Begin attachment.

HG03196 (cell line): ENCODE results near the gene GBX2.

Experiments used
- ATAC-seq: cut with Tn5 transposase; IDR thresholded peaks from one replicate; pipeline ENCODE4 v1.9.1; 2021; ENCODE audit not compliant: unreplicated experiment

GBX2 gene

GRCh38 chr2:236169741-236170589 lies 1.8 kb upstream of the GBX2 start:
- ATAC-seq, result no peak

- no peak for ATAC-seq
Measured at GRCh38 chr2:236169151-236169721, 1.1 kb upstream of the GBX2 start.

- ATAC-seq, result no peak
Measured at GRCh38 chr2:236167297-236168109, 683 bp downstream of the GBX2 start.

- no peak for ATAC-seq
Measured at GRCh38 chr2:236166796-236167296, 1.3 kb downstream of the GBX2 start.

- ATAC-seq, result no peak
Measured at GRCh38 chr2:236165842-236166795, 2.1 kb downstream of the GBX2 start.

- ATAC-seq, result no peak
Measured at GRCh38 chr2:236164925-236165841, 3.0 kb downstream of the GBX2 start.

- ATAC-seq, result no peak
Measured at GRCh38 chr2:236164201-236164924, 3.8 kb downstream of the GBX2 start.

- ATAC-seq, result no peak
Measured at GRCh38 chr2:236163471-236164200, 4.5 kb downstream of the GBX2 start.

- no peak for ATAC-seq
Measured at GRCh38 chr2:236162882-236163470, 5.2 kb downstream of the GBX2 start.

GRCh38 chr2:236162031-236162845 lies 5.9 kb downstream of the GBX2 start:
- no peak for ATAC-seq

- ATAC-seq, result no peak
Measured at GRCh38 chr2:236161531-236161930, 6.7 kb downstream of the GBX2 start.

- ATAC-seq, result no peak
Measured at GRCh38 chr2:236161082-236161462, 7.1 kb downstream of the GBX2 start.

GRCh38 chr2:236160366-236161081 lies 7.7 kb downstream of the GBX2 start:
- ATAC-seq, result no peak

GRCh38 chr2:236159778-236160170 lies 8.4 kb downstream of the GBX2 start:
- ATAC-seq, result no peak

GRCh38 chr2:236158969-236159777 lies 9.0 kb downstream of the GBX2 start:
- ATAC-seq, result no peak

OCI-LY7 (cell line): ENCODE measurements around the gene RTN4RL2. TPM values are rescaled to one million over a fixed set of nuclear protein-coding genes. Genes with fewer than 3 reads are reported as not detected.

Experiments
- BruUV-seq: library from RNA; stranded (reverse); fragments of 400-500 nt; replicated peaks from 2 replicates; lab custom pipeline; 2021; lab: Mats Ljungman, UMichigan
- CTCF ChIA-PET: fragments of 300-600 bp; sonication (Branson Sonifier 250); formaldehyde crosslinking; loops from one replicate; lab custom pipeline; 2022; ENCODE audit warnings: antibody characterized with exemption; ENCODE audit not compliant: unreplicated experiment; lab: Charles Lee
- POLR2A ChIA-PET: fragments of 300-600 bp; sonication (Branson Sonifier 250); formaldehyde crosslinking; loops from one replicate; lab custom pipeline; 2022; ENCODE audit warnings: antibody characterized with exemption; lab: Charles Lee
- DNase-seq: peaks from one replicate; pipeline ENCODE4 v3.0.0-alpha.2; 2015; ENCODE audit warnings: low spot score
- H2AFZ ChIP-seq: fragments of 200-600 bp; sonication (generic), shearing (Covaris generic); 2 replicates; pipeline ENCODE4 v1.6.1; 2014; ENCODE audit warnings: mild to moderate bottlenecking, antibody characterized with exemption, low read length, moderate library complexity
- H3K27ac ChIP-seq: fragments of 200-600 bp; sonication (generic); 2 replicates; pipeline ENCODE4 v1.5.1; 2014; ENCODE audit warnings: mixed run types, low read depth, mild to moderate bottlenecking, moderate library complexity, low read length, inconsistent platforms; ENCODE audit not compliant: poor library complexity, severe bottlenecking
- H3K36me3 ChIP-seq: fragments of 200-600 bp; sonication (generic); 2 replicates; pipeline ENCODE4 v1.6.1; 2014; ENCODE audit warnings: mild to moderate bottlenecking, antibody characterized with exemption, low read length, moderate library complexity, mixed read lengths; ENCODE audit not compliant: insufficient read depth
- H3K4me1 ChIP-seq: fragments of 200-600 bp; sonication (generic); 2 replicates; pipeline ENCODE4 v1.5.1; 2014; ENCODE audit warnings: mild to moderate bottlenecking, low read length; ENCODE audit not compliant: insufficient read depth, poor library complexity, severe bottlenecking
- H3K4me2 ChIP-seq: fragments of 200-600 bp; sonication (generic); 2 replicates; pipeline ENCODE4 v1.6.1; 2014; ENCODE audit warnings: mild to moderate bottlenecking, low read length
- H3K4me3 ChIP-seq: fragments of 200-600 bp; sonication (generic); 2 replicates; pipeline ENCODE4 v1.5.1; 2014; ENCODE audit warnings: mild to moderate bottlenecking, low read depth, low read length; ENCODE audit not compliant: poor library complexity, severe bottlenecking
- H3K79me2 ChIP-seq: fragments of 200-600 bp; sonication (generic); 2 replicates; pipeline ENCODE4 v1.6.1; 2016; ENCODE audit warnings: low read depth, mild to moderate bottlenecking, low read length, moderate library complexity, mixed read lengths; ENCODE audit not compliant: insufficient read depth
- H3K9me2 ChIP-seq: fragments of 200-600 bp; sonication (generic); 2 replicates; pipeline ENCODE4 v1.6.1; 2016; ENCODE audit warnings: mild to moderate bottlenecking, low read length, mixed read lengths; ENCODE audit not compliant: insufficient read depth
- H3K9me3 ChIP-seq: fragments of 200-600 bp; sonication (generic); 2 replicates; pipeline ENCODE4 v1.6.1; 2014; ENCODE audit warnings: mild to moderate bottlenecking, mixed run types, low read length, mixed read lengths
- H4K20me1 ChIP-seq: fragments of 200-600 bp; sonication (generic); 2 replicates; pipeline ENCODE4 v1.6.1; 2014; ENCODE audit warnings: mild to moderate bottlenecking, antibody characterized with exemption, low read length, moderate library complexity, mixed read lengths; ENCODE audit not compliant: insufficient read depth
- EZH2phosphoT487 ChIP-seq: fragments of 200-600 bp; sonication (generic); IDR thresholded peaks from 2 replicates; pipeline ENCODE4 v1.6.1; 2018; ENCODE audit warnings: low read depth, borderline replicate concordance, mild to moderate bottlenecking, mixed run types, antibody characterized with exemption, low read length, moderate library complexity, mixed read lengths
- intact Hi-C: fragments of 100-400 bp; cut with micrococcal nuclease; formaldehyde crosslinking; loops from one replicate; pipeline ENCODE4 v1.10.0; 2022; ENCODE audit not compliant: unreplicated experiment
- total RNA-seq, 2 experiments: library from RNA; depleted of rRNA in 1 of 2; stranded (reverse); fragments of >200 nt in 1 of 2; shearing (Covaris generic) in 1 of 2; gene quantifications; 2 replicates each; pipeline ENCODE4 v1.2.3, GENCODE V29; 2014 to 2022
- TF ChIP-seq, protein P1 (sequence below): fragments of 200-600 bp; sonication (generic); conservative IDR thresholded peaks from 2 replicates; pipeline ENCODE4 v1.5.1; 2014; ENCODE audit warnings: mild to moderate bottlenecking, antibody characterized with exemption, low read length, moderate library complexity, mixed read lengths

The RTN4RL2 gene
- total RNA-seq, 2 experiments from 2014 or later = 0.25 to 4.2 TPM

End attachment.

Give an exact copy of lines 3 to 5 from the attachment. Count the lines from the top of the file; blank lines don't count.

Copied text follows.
- ATAC-seq: cut with Tn5 transposase; IDR thresholded peaks from one replicate; pipeline ENCODE4 v1.9.1; 2021; ENCODE audit not compliant: unreplicated experiment

GBX2 gene

GRCh38 chr2:236169741-236170589 lies 1.8 kb upstream of the GBX2 start: